At this point, it might have been better if the Facebook IPO just never happened -- and not just for the investors who feel swindled by Morgan Stanley’s selective sharing of information about Facebook’s near-term prospects, or NASDAQ’s monumental glitches on the first day of trading. Facebook’s lackluster stock market debut appears to be dragging other social media stocks down with it, even when they’re not apparently connected to Facebook.
At the time of writing, Facebook was trading at $33.03, down 13% from its IPO price of $38. Meanwhile Zynga has dropped 18% from a high of $8.30 on Friday to $6.80 today, and LinkedIn dropped 9.7% from $109.30 to $98.80 over the same period. Yelp slid 14% from $21.89 to $18.89, and Angie’s List slipped 8.2% from $13.50 to $12.40.
In Zynga’s case, the reasons are clear enough: Zynga’s fortunes are in fact closely tied to Facebook, given that the vast majority of Zynga users access its casual games through Facebook, and most of its virtual good sales are processed through the Facebook Credits platform. It’s still interesting that Zynga’s stock dropped, however, as the concerns about Facebook -- its inability to fully monetize its audience -- don’t really apply to Zynga, whose business is based on virtual goods sales. On the other hand investors are also probably concerned about Zynga’s purchase of OMGPOP, creator of “Draw Something,” for $183 million -- a price which is looking a bit steep now.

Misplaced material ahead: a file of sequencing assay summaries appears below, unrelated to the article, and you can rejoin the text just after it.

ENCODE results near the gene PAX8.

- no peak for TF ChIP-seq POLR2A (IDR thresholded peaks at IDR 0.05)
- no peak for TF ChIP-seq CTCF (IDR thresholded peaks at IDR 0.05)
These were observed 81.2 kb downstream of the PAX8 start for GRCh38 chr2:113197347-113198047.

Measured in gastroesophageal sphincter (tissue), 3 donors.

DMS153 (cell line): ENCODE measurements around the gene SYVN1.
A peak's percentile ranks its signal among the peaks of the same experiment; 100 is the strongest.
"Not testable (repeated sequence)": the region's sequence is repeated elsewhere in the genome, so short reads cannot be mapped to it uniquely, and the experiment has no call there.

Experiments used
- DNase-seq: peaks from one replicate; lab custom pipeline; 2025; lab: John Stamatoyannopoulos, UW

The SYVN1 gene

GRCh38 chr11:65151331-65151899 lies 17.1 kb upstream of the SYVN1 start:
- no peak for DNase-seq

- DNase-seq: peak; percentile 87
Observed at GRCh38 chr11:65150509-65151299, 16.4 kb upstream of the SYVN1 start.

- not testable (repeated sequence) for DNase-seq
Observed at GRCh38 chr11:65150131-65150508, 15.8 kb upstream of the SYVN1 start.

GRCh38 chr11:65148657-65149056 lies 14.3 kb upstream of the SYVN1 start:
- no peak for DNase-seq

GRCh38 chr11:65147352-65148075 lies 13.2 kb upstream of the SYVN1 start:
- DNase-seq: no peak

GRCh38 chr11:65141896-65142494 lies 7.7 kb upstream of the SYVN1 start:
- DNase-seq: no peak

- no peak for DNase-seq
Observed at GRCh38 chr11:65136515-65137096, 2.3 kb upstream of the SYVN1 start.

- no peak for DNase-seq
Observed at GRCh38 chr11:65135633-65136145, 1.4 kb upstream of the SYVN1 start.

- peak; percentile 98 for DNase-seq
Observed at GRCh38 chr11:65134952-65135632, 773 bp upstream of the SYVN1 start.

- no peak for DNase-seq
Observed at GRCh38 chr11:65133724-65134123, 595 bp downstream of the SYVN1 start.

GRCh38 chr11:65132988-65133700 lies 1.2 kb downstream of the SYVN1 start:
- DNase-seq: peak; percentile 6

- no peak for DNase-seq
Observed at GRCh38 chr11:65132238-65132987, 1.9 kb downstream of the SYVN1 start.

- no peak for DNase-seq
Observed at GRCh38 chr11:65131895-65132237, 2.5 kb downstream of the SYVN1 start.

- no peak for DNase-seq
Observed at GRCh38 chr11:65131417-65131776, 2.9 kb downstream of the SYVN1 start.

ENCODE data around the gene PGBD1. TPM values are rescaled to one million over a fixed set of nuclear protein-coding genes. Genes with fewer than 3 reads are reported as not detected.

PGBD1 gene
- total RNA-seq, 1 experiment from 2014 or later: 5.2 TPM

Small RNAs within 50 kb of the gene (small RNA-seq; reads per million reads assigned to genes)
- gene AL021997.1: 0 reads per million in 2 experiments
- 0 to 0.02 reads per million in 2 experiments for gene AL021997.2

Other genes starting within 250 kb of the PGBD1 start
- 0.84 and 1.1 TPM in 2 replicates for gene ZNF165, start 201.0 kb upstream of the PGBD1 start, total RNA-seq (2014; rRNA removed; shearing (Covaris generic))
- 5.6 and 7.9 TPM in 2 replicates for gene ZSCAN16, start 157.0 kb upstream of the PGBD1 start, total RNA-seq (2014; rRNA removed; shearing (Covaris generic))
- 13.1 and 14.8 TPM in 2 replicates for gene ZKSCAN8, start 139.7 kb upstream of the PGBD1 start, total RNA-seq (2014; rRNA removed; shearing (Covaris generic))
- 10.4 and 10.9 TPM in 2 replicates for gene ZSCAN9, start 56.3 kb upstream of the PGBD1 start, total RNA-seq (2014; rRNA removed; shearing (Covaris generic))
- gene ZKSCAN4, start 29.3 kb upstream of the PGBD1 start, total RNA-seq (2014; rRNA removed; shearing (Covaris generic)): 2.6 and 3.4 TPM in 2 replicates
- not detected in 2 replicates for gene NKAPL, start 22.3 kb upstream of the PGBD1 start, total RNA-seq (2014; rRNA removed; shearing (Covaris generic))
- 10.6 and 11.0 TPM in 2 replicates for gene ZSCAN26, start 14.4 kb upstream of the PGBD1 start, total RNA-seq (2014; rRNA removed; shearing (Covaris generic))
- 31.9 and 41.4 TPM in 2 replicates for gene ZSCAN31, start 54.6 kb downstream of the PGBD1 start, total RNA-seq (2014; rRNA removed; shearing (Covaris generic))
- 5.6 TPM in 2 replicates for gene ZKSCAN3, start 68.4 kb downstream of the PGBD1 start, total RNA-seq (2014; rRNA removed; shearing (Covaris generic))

But I honestly have no idea why Facebook’s weak debut would affect the stock price of the other players listed above, which are for the most part independent platforms with little direct connection to Facebook. I can only imagine one possibility: Facebook, being the dominant player in social media, is viewed as a bellwether for the prospects of all other social media companies when it comes to implementing a successful business plan. In other words, investors might be thinking: if Facebook can’t get advertising right, will anyone else be able to?
If that is the issue, the answer depends on how much these other social media platforms really have in common with Facebook, and how much distinguishes them from it. Across the board, I would say they all actually enjoy advantages which Facebook doesn’t.
In the case of LinkedIn, I would venture that its narrower focus (not to mention its mostly well-heeled user base) make it a more attractive advertising platform; it also has opportunities for revenue from non-advertising areas like recruitment and headhunting which give it a portfolio effect.
Likewise both Yelp and Angie’s List are distinguished from Facebook by a narrower focus (on reviews) which also happens to be appropriate for advertising: when someone logs into one of these sites, there’s a good chance they are looking for some sort of business, are considering a purchase, and therefore an attractive target for advertising.
But what do you, dear readers, think? Is Facebook dragging other social media stocks down? If so, why?